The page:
Controls schemes in games. The need for complex simplicity.

Most games take control schemes for granted. The dual stick shooter, regular shooter controls, in depth fighter controls, light brawler controls, platformers. Everything seems to be copying each other and focusing on the game almost wholly. The originators of these knew that a good control scheme would lead to more players, hell that's why Call of Duty and Halo became the forefront of shooters in the first place. What the gameplay is and how you control it play off each other. I found two games I love in control scheme. I'll talk about Syndicate first.

You can do this anytime, anywhere, any situation.

Syndicate has a pretty simplitic control scheme. It's basic shooter controls. Triggers for aiming and firing, buttons for jumping, getting behind cover, switching guns and reloading. There's also the two cyberpunk power buttons for hacking and DART, but really in this that doesn't matter. The Darkness 2 did the same thing with a near identical controller layout. The amazing thing is the contextualization. I personally think this is the future of controls. We create a vague context for each button and make it do a bunch of things depending on the situation. In Syndicate this means when you're running, some guns can shoot(pistols) and others can't. You can run and slide AND THEN shoot. Do it, it feels amazing. It's this momentum. The duck button suddenly becomes the slide button. The jump button becomes the vault button. The shoot button becomes the shoot while running button. It's not new to games, but when you make these situations work together it feels awesome. Saints Row the Third went somewhat in this direction by changing HOW you did things when holding down the run button. The Darkness 2 changed your aim trigger into a shooting one if you picked up two pistols. I'm hoping to get this same feel in Prey 2 later this year, with it's constant movement and mirror's edge style platforming.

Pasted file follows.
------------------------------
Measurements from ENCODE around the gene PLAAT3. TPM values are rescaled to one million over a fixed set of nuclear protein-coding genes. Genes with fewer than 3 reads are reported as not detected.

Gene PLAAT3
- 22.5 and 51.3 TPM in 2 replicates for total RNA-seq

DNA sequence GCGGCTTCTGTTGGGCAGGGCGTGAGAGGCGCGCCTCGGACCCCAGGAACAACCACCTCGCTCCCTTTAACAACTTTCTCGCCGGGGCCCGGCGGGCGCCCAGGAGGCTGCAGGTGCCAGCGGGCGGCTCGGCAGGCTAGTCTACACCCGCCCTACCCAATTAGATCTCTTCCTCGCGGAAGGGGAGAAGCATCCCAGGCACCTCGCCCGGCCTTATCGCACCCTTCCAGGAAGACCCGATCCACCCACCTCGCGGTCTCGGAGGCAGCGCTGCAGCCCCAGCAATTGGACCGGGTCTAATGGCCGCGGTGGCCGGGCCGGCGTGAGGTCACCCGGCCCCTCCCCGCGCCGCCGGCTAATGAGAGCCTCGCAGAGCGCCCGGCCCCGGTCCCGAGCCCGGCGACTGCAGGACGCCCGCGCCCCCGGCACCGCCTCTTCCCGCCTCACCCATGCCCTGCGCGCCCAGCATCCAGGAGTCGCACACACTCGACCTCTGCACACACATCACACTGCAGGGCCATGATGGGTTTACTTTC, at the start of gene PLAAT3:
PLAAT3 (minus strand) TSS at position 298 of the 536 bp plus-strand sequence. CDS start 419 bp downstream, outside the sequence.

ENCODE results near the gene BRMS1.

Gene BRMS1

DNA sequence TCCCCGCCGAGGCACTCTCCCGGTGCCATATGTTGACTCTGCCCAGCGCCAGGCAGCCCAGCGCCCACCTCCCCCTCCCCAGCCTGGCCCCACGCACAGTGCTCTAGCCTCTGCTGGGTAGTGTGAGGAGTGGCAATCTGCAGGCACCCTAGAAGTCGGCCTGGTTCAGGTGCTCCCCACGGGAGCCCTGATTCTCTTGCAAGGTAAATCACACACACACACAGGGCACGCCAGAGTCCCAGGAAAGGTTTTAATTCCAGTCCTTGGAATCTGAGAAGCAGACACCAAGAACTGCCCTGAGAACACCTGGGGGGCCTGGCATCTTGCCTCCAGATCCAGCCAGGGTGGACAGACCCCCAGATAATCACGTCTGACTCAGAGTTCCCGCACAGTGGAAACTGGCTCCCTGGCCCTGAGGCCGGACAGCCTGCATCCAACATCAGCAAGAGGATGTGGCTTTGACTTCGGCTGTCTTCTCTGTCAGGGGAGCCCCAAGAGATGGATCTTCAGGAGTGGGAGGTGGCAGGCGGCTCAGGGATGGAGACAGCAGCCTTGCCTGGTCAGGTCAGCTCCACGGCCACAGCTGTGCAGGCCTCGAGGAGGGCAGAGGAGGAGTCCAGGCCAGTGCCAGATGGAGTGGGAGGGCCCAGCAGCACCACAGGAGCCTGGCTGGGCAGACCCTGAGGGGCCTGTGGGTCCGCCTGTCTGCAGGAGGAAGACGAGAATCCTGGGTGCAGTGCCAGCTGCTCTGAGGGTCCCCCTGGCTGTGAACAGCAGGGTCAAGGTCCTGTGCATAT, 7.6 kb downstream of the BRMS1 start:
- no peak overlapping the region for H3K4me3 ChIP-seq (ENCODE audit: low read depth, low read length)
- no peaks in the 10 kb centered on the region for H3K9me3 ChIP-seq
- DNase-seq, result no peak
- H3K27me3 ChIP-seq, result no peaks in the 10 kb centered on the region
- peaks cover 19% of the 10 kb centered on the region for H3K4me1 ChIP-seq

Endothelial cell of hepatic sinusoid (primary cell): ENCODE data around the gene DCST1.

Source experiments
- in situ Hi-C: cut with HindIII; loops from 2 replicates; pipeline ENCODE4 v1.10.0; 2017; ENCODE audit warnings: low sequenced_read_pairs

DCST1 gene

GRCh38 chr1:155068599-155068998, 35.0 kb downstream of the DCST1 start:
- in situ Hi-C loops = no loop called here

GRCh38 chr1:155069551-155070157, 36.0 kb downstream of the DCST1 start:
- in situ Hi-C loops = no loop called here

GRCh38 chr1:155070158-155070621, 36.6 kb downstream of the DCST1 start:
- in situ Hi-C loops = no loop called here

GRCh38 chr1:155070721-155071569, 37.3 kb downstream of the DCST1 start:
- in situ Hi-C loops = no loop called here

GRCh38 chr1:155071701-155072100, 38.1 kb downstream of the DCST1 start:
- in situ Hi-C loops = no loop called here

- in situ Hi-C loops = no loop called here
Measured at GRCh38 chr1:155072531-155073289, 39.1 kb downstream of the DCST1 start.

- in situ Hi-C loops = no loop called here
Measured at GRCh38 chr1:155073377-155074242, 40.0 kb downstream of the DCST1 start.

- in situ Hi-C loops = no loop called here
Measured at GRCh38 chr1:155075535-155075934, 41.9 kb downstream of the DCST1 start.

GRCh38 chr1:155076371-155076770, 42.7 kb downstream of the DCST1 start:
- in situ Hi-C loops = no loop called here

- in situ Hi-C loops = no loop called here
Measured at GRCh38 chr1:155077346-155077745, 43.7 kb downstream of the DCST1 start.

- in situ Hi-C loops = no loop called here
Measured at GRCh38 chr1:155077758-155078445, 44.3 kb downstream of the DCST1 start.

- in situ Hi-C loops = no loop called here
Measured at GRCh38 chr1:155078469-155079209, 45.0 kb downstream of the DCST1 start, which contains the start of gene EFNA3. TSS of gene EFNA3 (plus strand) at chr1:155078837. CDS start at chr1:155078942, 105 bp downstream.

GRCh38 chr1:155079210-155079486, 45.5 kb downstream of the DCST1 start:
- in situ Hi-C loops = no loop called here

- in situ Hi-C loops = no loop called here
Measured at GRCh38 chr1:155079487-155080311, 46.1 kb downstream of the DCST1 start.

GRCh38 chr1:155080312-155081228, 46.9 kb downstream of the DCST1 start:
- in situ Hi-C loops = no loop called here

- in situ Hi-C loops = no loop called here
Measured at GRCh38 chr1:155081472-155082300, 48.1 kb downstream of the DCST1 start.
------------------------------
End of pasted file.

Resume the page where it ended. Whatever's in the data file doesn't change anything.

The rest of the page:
Despite it not being the most ridiculous, it's the most cinematic and contextual scene in the whole game.